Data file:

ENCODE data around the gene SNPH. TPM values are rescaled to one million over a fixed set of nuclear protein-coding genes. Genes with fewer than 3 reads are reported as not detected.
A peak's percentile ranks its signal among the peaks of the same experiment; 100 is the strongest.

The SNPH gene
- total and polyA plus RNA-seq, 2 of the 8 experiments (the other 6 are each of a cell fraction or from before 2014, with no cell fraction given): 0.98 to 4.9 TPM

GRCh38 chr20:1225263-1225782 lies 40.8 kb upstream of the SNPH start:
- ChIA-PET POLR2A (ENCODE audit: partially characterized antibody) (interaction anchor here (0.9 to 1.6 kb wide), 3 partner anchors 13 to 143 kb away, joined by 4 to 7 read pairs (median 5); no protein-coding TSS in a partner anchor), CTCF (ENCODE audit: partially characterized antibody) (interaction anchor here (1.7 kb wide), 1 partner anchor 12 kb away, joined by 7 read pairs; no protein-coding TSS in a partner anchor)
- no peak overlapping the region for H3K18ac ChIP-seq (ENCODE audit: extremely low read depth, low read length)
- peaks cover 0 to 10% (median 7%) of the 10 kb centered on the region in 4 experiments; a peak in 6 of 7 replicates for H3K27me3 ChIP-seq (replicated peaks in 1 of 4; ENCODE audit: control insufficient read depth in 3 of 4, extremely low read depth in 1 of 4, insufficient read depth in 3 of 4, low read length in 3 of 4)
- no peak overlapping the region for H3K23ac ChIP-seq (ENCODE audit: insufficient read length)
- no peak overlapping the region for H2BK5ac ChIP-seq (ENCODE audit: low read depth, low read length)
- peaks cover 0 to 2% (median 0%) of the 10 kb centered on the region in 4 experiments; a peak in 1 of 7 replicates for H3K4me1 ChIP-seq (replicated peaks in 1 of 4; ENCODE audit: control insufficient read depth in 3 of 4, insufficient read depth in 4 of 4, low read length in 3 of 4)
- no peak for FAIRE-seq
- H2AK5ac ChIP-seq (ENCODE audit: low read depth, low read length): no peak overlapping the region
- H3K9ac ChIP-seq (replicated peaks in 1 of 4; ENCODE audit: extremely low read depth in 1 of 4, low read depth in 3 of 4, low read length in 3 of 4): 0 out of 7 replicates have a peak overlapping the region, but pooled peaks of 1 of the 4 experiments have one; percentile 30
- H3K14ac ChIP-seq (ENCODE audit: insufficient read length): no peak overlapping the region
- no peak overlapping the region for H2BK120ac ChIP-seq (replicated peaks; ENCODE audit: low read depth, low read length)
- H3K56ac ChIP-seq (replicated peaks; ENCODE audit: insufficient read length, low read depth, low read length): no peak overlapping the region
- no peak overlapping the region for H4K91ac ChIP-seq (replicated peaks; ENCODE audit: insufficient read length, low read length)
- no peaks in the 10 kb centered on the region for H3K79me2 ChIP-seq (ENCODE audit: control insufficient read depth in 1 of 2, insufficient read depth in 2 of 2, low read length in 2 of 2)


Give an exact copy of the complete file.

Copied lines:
ENCODE data around the gene SNPH. TPM values are rescaled to one million over a fixed set of nuclear protein-coding genes. Genes with fewer than 3 reads are reported as not detected.
A peak's percentile ranks its signal among the peaks of the same experiment; 100 is the strongest.

The SNPH gene
- total and polyA plus RNA-seq, 2 of the 8 experiments (the other 6 are each of a cell fraction or from before 2014, with no cell fraction given): 0.98 to 4.9 TPM

GRCh38 chr20:1225263-1225782 lies 40.8 kb upstream of the SNPH start:
- ChIA-PET POLR2A (ENCODE audit: partially characterized antibody) (interaction anchor here (0.9 to 1.6 kb wide), 3 partner anchors 13 to 143 kb away, joined by 4 to 7 read pairs (median 5); no protein-coding TSS in a partner anchor), CTCF (ENCODE audit: partially characterized antibody) (interaction anchor here (1.7 kb wide), 1 partner anchor 12 kb away, joined by 7 read pairs; no protein-coding TSS in a partner anchor)
- no peak overlapping the region for H3K18ac ChIP-seq (ENCODE audit: extremely low read depth, low read length)
- peaks cover 0 to 10% (median 7%) of the 10 kb centered on the region in 4 experiments; a peak in 6 of 7 replicates for H3K27me3 ChIP-seq (replicated peaks in 1 of 4; ENCODE audit: control insufficient read depth in 3 of 4, extremely low read depth in 1 of 4, insufficient read depth in 3 of 4, low read length in 3 of 4)
- no peak overlapping the region for H3K23ac ChIP-seq (ENCODE audit: insufficient read length)
- no peak overlapping the region for H2BK5ac ChIP-seq (ENCODE audit: low read depth, low read length)
- peaks cover 0 to 2% (median 0%) of the 10 kb centered on the region in 4 experiments; a peak in 1 of 7 replicates for H3K4me1 ChIP-seq (replicated peaks in 1 of 4; ENCODE audit: control insufficient read depth in 3 of 4, insufficient read depth in 4 of 4, low read length in 3 of 4)
- no peak for FAIRE-seq
- H2AK5ac ChIP-seq (ENCODE audit: low read depth, low read length): no peak overlapping the region
- H3K9ac ChIP-seq (replicated peaks in 1 of 4; ENCODE audit: extremely low read depth in 1 of 4, low read depth in 3 of 4, low read length in 3 of 4): 0 out of 7 replicates have a peak overlapping the region, but pooled peaks of 1 of the 4 experiments have one; percentile 30
- H3K14ac ChIP-seq (ENCODE audit: insufficient read length): no peak overlapping the region
- no peak overlapping the region for H2BK120ac ChIP-seq (replicated peaks; ENCODE audit: low read depth, low read length)
- H3K56ac ChIP-seq (replicated peaks; ENCODE audit: insufficient read length, low read depth, low read length): no peak overlapping the region
- no peak overlapping the region for H4K91ac ChIP-seq (replicated peaks; ENCODE audit: insufficient read length, low read length)
- no peaks in the 10 kb centered on the region for H3K79me2 ChIP-seq (ENCODE audit: control insufficient read depth in 1 of 2, insufficient read depth in 2 of 2, low read length in 2 of 2)